A Wolf Named Kristi

By Chuck Pils | July 13, 2018

  • A sedated Kristi the wolf with Kristi, Linda, and Alan Pils.

A sedated Kristi the wolf with Kristi, Linda, and Alan Pils. (Photo courtesy of Chuck Pils)

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It’s peak summer vacation season for many people across Wisconsin. Some families are creatures of habit, returning to the same place year after year. Others like to dive into new experiences. Chuck Pils reflects on a particular vacation that gave his family a once in a lifetime encounter.

A Wolf Named Kristi

I’m a fortunate person.

My 33-year career as a wildlife biologist for the Department of Natural Resources allowed me to see many types of Wisconsin wildlife up close. One of my jobs was as a furbearer biologist, which allowed me to work on a host of issues related to furbearing mammals such as beavers, foxes, and wolves.

In the early 1980s, our wolf population was down. We estimated there were only about 30 gray wolves in all of Wisconsin. Compare that to the 1830s before Europeans settled here, when 3000-5000 wolves lived throughout the state.  My friend, Dick Thiel, worked as a DNR wolf specialist in the eaarly 1980s; he’d been prodding the DNR for years to do more research about their habits and range. During the summer of 1982, Dick was working in northwest Wisconsin to radio-tag wolves.

I’d planned a vacation with my wife, Linda, and our two kids, Alan and Kristi, near Barnes in Bayfield County. I knew that Dick would be trapping wolves in the same area and asked if my family could tag along as he checked his wolf traps.

That morning we were in luck.

Checking the trap, we discovered a female wolf.  Dick carefully loaded up a pole-syringe loaded with just the right amount of sedative to put the wolf down for a short period. Our family watched intently as Dick slowly approached the trapped female. He gave her a gentle jab and slowly retreated while the sedative took effect. When she was tranquilized, Dick gingerly removed the trap.  They weighed her, took a blood sample, and riveted a sturdy radio collar around her neck.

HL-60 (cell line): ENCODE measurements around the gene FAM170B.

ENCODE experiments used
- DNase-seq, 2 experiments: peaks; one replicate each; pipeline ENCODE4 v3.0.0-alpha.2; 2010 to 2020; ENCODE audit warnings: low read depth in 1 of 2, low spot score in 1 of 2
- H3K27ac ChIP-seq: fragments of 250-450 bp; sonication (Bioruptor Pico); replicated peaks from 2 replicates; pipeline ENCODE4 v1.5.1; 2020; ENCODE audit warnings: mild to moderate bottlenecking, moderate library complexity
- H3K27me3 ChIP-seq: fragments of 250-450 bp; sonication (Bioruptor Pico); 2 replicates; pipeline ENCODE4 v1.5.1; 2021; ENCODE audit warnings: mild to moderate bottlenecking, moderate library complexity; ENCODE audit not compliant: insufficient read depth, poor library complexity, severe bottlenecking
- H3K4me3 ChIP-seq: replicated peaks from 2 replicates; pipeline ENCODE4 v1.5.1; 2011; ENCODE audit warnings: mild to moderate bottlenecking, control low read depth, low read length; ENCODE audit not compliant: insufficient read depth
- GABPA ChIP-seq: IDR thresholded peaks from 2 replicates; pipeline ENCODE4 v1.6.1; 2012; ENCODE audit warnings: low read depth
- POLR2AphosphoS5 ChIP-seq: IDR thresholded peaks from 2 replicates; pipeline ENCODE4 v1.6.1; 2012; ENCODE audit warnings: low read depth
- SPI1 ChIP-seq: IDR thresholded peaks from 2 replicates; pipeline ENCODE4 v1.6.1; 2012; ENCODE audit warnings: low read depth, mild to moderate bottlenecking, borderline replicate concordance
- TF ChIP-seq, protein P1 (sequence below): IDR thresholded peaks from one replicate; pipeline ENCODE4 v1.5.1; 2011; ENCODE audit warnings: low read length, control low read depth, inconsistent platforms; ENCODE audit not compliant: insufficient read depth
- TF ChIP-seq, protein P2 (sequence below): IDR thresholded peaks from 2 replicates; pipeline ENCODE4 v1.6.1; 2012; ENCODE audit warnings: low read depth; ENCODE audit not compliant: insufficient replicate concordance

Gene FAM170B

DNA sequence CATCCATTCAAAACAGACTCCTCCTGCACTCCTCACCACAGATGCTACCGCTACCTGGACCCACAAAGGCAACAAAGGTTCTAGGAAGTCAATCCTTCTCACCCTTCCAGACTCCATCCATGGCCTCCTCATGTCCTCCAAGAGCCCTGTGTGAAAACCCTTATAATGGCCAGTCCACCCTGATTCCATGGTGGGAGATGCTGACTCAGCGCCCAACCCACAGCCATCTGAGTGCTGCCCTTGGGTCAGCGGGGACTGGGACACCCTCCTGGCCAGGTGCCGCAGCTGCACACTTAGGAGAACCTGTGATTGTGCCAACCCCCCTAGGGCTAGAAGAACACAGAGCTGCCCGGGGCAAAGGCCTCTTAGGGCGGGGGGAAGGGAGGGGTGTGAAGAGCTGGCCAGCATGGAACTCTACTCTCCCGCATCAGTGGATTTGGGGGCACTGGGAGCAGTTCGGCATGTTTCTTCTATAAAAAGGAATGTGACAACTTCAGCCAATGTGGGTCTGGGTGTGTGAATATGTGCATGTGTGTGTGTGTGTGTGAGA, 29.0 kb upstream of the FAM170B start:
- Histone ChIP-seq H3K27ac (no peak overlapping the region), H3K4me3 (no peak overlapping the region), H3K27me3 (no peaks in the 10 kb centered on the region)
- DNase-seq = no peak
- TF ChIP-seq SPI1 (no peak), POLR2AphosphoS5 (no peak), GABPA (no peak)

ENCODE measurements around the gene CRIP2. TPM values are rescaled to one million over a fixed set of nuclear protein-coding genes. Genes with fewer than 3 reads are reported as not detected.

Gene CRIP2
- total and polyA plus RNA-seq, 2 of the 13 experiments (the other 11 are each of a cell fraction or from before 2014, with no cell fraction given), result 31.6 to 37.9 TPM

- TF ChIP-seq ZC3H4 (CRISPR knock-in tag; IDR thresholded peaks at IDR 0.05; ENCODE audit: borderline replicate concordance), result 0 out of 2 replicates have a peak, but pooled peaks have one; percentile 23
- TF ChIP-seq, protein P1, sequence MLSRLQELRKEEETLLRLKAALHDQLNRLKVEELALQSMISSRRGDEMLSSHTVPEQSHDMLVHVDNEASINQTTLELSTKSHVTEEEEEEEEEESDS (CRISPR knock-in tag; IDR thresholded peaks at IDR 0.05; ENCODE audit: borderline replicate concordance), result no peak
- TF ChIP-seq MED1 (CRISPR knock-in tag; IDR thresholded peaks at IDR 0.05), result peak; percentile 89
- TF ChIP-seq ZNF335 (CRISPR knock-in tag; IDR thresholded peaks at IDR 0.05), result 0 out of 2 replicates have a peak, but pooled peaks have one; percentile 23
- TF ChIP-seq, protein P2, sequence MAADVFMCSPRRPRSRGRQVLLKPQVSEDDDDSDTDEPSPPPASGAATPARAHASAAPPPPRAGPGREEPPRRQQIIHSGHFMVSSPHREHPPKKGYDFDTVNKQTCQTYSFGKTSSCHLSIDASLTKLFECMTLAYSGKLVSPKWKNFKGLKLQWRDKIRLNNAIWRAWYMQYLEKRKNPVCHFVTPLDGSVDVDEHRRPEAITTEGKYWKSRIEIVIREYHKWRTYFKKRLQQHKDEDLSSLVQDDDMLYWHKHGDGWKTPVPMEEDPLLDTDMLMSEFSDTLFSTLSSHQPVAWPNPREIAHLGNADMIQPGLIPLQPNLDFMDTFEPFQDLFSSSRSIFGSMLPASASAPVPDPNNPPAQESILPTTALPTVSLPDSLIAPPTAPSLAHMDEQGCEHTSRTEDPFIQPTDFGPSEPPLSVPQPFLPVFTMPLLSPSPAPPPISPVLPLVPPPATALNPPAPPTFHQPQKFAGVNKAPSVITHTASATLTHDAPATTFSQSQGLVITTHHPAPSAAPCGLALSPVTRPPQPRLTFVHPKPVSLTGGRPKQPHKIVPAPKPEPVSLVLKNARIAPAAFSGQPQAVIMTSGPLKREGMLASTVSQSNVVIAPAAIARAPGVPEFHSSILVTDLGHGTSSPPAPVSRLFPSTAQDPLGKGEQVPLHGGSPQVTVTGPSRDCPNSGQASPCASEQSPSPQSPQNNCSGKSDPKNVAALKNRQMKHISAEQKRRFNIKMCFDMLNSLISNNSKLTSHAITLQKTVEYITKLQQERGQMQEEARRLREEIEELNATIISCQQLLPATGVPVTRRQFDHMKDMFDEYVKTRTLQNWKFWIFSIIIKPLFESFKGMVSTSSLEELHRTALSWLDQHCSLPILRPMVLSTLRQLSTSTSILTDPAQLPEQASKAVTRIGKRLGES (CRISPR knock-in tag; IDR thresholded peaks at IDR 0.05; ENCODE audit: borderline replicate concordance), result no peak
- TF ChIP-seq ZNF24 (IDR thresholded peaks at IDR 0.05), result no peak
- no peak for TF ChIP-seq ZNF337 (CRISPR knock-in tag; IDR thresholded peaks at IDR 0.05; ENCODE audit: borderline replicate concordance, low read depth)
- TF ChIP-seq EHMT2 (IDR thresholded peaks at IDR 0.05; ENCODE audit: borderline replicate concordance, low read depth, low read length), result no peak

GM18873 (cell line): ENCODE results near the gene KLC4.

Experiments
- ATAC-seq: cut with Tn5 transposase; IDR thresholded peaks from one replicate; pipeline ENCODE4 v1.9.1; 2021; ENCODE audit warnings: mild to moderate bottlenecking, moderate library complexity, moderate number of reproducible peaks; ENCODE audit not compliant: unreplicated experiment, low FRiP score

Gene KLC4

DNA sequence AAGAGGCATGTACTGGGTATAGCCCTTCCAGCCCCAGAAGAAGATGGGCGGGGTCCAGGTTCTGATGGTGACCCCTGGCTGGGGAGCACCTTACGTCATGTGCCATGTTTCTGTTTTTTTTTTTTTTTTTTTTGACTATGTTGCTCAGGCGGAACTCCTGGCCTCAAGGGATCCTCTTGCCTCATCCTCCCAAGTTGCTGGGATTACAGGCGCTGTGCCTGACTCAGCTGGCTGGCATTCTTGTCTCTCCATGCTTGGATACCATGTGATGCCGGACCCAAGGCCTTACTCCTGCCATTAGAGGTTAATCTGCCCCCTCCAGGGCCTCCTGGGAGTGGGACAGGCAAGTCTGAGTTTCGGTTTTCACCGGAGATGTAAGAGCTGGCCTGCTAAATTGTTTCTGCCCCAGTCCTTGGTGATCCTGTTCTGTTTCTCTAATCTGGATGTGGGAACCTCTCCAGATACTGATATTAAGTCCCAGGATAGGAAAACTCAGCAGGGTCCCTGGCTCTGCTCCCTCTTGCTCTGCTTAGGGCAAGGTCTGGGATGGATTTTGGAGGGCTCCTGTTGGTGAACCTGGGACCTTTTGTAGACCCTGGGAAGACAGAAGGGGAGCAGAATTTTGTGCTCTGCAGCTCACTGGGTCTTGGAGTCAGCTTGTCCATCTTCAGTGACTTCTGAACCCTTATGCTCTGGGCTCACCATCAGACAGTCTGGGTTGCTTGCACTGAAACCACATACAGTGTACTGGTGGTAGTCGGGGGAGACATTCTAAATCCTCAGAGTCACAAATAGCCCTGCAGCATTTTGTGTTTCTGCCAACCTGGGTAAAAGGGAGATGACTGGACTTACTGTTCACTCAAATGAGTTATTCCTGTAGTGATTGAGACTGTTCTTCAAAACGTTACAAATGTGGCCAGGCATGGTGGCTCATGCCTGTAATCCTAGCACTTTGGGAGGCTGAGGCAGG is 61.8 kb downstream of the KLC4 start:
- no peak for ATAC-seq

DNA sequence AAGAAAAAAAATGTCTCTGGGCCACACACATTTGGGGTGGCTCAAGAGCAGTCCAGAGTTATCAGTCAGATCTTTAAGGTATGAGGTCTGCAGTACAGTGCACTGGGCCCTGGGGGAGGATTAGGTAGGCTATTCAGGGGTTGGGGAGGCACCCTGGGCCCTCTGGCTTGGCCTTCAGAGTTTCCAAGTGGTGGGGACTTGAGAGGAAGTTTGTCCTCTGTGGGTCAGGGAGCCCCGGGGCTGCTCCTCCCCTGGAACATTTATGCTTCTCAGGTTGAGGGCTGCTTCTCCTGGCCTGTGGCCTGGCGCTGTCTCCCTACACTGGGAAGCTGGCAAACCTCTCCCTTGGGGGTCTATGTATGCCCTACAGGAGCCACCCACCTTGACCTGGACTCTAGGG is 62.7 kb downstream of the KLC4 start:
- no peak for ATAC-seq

That’s when the best part of our kids’ adventure happened; they looked in the wolf’s mouth and felt its fur, visually checking out this rare mammal at close range. We took pictures with the tranquilized wolf. I reminded the kids how lucky they were to see, touch, and experience such a rare animal like the gray wolf. They eagerly nodded their heads in agreement.

Then Dick came up with the suggestion that put a great finish to our adventure.

“Let’s name this wolf Kristi!” I heard no objections from my family, especially from my daughter, Kristi.

We all waited several minutes for Kristi – the wolf Kristi – to wake up……finally she groggily awoke and slowly trotted off into the brush.

Dick radio-tracked Kristi for 305 days and gathered a lot of useful information on wolf movements, habitat use, and home range.

Since this summer day in 1982, gray wolves have greatly expanded their statewide range and now total more than 200 packs; A remarkable wildlife success story.

The images that I took of my family with Kristi the wolf have been a source of conversation for many years. They bring back memories that our Kristi will always remember.

Chuck Pils

Chuck Pils

Chuck Pils is a retired 33-year Wisconsin DNR wildlife biologist (1966-99). He worked as a wildlife researcher, furbearer specialist, wildlife management administrator, and Bureau of Endangered Resources director.
2019-02-25T17:33:57-06:00Tags: , , , , |

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